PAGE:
Opioids and Your Medications Can Be a Bad Mix

Try these alternatives for the three major types of pain

Opioids and Your Medications Can Be a Bad Mix

Opioids are potent painkillers. And that can be a blessing or a curse.

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If you’re in severe pain after surgery or an injury, opioids like morphine, fentanyl, hydrocodone or oxycodone are a godsend. But become dependent on them, and the consequences can be deadly.

“Unfortunately, anyone can develop an opioid addiction — even those who’ve never been addicted to anything in the past,” warns pharmacist Elizabeth Casserly, PharmD, RPh, BCPS. She specializes in pain management.

Opioids are typically safe when taken on their own and in low doses, she notes. But when you’re taking several opioids at once, or taking them in high doses, the risk of overdose and death spikes.

A growing problem

“With the aging of our population, people need more and more medication for chronic conditions and for sleep problems. This has helped to fuel the opioid epidemic,” Dr. Casserly notes.

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For example, when taking these common medications with opioids, their potency multiplies:

  • Benzodiazepines. Xanax®, Klonopin®, Valium® and Ativan® are commonly prescribed for anxiety. But, like opioids, they also reduce your respiratory rate and can be addictive.
  • Sleep aids. Ambien® and Lunesta® are popular remedies when you’re struggling with poor sleep. But because they decrease your respiratory rate, they’re not safe to take with opioids.
  • Muscle relaxants. Medications like Soma® may be prescribed for muscle pain. But they’re unsafe to use with opioids because they can also cause increased sleepiness and reduce your respiratory drive.

“Physicians don’t knowingly prescribe such drugs together,” says Dr. Casserly. “It happens inadvertently. For example, a patient may fill a benzodiazepine prescription from their primary doctor. Then, maybe months later, they’ll fill an opioid prescription from their pain doctor.”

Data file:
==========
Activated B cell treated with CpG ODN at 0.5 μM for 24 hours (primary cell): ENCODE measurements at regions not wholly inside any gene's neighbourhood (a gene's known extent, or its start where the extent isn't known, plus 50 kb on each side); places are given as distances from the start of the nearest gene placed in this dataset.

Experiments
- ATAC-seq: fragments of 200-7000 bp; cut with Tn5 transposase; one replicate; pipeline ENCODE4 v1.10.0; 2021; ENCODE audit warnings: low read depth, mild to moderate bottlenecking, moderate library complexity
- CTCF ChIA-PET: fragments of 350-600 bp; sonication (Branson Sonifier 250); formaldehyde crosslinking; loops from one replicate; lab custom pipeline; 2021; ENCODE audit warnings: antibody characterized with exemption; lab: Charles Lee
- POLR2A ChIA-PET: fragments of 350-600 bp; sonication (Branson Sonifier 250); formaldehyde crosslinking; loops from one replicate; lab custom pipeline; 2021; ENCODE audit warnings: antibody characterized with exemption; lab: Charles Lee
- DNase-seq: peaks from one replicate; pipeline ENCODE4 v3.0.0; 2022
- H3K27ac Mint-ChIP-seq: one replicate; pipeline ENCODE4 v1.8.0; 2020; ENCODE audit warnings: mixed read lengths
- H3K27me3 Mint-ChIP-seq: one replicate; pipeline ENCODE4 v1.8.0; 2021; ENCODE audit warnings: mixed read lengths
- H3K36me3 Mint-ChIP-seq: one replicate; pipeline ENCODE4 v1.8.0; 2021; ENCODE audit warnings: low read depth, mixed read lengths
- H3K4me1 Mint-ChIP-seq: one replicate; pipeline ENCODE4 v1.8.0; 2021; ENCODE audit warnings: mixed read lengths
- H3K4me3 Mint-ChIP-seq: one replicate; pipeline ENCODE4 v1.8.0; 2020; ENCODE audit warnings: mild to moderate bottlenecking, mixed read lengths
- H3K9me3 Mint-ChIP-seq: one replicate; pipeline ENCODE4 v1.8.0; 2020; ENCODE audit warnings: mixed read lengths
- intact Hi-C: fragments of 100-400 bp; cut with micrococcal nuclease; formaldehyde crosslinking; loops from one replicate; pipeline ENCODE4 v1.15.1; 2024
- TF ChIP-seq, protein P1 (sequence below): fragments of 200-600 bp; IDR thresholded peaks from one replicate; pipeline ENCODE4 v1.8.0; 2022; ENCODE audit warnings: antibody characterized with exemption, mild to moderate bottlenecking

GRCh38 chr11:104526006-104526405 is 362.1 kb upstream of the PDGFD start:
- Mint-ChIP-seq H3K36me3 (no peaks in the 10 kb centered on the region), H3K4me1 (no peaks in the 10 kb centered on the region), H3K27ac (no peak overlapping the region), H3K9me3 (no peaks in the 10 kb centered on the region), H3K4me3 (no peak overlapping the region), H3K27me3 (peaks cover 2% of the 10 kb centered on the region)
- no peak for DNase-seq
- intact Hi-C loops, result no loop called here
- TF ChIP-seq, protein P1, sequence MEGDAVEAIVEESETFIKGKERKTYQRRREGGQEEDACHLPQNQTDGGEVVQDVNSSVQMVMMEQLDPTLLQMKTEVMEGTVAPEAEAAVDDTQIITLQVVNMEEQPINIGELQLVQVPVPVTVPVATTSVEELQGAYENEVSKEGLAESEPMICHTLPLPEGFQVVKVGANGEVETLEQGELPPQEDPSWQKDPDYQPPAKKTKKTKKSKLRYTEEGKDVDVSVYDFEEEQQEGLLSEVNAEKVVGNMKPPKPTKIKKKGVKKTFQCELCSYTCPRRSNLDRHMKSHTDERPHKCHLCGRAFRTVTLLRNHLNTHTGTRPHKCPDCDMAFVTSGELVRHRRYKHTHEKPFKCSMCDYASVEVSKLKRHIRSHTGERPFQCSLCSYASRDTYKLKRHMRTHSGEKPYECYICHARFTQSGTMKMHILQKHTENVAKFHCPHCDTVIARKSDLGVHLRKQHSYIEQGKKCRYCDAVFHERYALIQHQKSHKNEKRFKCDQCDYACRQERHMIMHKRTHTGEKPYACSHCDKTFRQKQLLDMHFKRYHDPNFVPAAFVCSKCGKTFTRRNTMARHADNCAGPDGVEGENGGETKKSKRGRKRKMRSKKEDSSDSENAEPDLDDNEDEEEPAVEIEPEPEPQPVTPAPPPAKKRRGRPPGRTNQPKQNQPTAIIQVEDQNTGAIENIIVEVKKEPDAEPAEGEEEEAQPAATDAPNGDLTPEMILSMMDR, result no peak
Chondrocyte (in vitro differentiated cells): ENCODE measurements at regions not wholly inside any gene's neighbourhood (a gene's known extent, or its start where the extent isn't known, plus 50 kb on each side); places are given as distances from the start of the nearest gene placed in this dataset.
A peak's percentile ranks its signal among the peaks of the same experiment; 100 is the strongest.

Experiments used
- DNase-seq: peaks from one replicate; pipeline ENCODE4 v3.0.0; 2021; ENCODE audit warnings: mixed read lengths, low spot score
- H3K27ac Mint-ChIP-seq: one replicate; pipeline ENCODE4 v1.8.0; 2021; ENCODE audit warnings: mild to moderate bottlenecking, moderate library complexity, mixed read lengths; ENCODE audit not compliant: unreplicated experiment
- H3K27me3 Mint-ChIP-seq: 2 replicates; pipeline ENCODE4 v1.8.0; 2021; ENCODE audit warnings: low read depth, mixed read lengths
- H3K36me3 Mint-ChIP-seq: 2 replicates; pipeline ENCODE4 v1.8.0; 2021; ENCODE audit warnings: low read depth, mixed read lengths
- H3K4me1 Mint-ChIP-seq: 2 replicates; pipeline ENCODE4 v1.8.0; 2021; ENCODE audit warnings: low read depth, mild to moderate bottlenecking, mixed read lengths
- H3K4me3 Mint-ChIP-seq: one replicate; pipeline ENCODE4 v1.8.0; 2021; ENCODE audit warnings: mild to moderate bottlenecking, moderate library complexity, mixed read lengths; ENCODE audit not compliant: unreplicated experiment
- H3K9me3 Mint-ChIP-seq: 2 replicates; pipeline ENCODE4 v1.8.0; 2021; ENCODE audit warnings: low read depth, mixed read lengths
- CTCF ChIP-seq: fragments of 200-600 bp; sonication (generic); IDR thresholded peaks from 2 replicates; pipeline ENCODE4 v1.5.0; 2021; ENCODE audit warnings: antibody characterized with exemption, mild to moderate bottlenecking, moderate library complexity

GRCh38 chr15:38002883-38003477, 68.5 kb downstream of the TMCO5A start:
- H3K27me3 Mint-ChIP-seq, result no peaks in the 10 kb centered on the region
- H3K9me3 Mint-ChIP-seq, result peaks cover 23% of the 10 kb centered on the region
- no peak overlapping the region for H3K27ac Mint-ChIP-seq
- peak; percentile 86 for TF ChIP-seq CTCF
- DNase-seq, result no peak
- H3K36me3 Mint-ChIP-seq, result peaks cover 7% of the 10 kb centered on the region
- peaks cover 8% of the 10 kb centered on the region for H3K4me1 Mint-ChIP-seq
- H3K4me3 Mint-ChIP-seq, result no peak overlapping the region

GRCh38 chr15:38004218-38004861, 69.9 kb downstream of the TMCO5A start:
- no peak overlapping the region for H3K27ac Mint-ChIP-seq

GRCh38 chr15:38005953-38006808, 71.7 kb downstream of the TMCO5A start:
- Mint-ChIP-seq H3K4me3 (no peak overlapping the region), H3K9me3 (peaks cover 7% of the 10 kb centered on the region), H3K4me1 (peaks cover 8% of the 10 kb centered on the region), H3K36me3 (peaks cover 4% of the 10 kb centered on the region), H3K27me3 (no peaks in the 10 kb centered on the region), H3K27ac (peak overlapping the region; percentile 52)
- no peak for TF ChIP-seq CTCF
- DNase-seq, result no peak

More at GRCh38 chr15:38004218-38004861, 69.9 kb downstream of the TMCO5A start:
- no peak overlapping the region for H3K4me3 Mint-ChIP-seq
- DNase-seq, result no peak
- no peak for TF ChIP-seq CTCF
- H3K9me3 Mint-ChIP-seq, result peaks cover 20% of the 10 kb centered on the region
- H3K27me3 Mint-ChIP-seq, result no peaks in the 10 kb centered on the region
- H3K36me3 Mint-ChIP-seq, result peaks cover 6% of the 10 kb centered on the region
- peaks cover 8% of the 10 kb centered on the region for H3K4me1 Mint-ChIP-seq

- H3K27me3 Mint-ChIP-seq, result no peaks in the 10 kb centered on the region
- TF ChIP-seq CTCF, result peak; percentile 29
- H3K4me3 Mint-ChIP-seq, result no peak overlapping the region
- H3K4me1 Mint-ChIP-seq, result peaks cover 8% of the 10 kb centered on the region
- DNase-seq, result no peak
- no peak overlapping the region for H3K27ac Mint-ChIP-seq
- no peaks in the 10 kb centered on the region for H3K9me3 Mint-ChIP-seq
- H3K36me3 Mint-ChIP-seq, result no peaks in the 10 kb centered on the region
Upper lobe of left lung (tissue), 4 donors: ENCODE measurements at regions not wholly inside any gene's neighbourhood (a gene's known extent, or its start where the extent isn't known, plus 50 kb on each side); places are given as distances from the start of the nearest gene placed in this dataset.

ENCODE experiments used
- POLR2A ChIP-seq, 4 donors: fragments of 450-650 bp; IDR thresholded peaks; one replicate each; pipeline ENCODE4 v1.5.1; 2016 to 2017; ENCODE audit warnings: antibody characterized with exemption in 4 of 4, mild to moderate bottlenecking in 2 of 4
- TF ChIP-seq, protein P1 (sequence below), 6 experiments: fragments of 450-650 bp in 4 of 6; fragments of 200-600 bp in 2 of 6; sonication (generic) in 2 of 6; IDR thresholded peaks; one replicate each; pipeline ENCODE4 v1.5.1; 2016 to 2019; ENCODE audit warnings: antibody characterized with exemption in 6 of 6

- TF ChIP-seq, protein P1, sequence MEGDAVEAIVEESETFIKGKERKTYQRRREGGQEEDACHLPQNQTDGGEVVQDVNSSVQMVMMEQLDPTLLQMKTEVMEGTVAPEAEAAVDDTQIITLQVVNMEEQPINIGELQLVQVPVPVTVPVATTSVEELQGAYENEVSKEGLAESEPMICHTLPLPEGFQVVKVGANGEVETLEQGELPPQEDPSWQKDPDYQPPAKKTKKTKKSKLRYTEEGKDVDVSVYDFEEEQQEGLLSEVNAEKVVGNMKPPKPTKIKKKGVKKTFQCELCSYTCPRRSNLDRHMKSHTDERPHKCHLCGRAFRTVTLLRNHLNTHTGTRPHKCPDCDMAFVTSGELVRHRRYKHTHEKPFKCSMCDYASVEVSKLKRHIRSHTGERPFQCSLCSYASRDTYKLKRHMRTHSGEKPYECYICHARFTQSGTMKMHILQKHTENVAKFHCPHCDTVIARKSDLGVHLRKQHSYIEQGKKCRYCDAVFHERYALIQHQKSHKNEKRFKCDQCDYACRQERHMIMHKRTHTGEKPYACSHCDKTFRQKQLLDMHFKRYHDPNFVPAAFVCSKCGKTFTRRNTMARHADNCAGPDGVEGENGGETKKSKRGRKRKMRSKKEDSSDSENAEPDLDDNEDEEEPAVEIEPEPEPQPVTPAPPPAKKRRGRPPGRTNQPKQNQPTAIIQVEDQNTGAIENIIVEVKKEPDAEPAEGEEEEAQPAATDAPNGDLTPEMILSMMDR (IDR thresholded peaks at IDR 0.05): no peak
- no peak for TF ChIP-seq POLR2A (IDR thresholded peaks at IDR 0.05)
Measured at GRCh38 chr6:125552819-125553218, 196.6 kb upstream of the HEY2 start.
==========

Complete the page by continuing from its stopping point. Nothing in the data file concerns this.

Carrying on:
Why opioids are the go-to pain drug

Other pain medications are less addictive and cause fewer interactions. So why have opioids become so popular?

“They’re like a shotgun, instead of a rifle — they have a broad effect on many types of pain,” explains Dr. Casserly.

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In contrast, other medications help only with specific types of pain. “For example, medication for nerve pain won’t work for inflammatory pain, and vice versa,” she says.

Alternatives to opioids

Because of potentially deadly interactions, physicians are encouraged to prescribe opioids only as a last resort. So Dr. Casserly often suggests alternatives for the three major types of pain:

  • Nerve pain. Surprisingly, the tricyclic antidepressants (amitriptyline, nortriptyline, desipramine) also help relieve to nerve pain. Serotonin-norepinephrine reuptake inhibitors (duloxetine), also prescribed for depression, help with physical pain as well. The same is true for anticonvulsants such as gabapentin and pregabalin. “Neuropathy can be difficult to treat. It can take weeks for patients to feel the full benefit of many of the medications,” says Dr. Casserly. “In the meantime, lidocaine cream or patches can offer short-term relief.”
  • Inflammatory pain. You’ll find nonsteroidal anti-inflammatory drugs (NSAIDs) like ibuprofen and naproxen at the drugstore. Or your doctor may prescribe NSAIDs such as diclofenac or meloxicam. All NSAIDs dull the pain of inflammation from arthritis. But you’re at risk of NSAID complications if you have cardiovascular disease, kidney disease or gastrointestinal bleeding, she cautions.
  • Musculoskeletal pain. Heat, stretching and physical therapy are effective alternatives for musculoskeletal pain. “Sometimes, muscle relaxants can be used for the short term,” Dr. Casserly adds.

Worried about drug interactions?

Talk to your doctor’s office or neighborhood pharmacist if you’re concerned that a painkiller may interact with your other medications. “Your pharmacist can work with your physician to problem-solve and explore alternatives,” says Dr. Casserly.

But be sure to talk to your physician if you’re worried about how you or someone you love is taking pain medication, as that may be a sign of addiction.

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